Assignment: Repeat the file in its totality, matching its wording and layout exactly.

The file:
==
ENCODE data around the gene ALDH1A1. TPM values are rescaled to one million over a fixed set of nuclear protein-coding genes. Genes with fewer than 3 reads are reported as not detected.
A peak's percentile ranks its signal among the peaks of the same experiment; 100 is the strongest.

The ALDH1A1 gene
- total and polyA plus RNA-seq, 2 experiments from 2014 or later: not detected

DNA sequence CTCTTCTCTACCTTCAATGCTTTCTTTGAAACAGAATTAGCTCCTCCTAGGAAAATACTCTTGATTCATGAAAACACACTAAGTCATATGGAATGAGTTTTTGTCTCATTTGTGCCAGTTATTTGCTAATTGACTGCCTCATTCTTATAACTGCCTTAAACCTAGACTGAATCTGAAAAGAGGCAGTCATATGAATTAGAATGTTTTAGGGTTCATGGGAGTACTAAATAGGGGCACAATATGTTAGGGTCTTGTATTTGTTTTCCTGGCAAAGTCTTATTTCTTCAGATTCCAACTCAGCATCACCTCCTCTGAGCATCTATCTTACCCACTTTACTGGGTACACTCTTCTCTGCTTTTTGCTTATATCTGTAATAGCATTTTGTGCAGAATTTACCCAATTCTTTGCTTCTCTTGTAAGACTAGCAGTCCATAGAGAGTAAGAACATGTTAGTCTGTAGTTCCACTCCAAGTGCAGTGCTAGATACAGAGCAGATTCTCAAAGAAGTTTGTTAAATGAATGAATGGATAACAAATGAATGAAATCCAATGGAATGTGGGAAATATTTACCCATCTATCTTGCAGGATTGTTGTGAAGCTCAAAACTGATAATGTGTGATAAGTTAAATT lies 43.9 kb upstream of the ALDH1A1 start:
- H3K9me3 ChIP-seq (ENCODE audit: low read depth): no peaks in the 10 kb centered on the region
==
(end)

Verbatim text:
ENCODE data around the gene ALDH1A1. TPM values are rescaled to one million over a fixed set of nuclear protein-coding genes. Genes with fewer than 3 reads are reported as not detected.
A peak's percentile ranks its signal among the peaks of the same experiment; 100 is the strongest.

The ALDH1A1 gene
- total and polyA plus RNA-seq, 2 experiments from 2014 or later: not detected

DNA sequence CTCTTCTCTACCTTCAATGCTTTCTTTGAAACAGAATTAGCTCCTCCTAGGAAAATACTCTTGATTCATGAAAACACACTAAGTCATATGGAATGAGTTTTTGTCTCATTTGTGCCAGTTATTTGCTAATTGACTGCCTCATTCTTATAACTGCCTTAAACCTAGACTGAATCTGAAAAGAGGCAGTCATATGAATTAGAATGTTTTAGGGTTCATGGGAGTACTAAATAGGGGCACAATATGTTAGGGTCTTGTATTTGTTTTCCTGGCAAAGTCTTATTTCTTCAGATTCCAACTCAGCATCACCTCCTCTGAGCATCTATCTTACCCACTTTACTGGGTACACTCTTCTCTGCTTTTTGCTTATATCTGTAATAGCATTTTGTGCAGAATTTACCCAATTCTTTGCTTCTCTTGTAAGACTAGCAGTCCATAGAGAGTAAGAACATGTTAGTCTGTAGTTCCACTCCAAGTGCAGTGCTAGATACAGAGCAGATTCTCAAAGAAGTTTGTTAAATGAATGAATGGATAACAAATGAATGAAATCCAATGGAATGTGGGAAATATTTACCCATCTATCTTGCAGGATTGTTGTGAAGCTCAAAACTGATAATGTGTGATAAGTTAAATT lies 43.9 kb upstream of the ALDH1A1 start:
- H3K9me3 ChIP-seq (ENCODE audit: low read depth): no peaks in the 10 kb centered on the region